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Squash, Gourmet Gold Hybrid

Short Description

Produces more, better-quality fruits over a long time.

Full Description

Just what the doctor ordered: a virus-resistant, sunshine-yellow squash. Plants produce more, better-quality fruits over a longer time, and the leaves stay big, green, and attractive. Bushy plants with open habit make picking easy.
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Quantity
Price
Item#: 56080A
Order: 1 Pkt (25 Seeds)
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$4.95
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Product properties

Type Some flowers and vegetables fall into subcategories that may define how they grow (such as pole or bush), what they are used for (such as slicing tomatoes or shelling peas), flower type, or other designations that will help you select the type of a class of plant that you are looking for.

Summer Squash

Days To Maturity The average number of days from when the plant is actively growing in the garden to the expected time of harvest.

55 days

Fruit Size The average size of the fruit produced by this product.

6-8 inches

Sun The amount of sunlight this product needs daily in order to perform well in the garden. Full sun means 6 hours of direct sun per day; partial sun means 2-4 hours of direct sun per day; shade means little or no direct sun.

Full Sun

Spread The width of the plant at maturity.

24-48 inches

Height The typical height of this product at maturity.

24-36 inches

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  • Squash

    Squash
    Start Indoors Start Indoors Starting seeds indoors is called Indoor Sow or Indirect Sow and these dates are when to sow seeds indoors in the spring or summer
    Transplant Transplant When to transplant bulbs or roots in the garden for spring
    Start Outdoors Start Outdoors Starting seeds outdoors is called Outdoor Sow or Direct Sow and these dates are when to sow seeds outdoors in the spring or summer
    Start Indoors Fall Start Indoors Fall Starting seeds indoors in the fall called Indoor Sow or Indirect Sow and these dates are when to sow seeds outdoors in the fall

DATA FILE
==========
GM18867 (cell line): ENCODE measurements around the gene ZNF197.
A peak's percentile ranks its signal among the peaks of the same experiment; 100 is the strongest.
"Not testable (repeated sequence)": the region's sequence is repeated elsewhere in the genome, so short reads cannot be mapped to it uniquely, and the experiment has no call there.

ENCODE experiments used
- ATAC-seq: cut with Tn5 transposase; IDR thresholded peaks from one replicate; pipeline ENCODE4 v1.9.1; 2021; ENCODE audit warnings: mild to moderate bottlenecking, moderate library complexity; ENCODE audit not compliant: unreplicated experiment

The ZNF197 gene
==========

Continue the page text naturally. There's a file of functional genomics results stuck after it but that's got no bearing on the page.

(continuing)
Transplant Fall Transplant Fall Transplant Fall-When to transplant bulbs or roots in the garden for fall
    Start Outdoors Fall Start Outdoors Fall Starting seeds outdoors in the fall is called Outdoor Sow or Direct Sow and these dates are when to sow seeds outdoors in the fall
    First Date: May-16 - Last Date: Jul-11
    Jan
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    Dec

How to Sow

  • Sow seeds directly in the garden in fertile, warm soil in full sun after danger of frost has passed.
  • Be sure to choose an area when you did not plant squash or related crops within 2 years.
  • Sow 1-2 seeds about 36 inches apart. Cover with 1 inch of fine soil.
  • Firm lightly and keep evenly moist.
  • Seedlings emerge in 10-14 days.
  • Thin to one plant when seedlings have two sets of leaves.

How to Grow

  • Keep weeds under control during the growing season. Weeds compete with plants for water, space and nutrients, so control them by either cultivating often or use a mulch to prevent their seeds from germinating. 
  • Squash plants have a shallow root system, mulches help retain soil moisture and maintain even soil temperatures.
  • Keep plants well-watered during the growing season, especially during dry spells. Plants need about 1-2 inches of rain per week during the growing season. Use a rain gauge to check to see if you need to add water. It's best to water with a drip or trickle system that delivers water at low pressure at the soil level. If you water with overhead sprinklers, water early in the day so the foliage has time to dry off before evening, to minimize disease problems. Keep the soil moist but not saturated.
  • Squash plants have both male and female flowers on the same plant. Male flowers will open first and the female flowers will open later.
  • Monitor for pests and diseases. Check with your local Cooperative Extension Service for pest controls recommended for your area.
  • Attract bee pollinators by planting daisies such as sunflowers, cosmos, zinnias and coneflower, and mints such as beebalm, sage, oregano and lavender. More bees mean more chances flowers will be pollinated and develop into fruits. Border squash plots with rows of beans, herbs, peppers and tomatoes.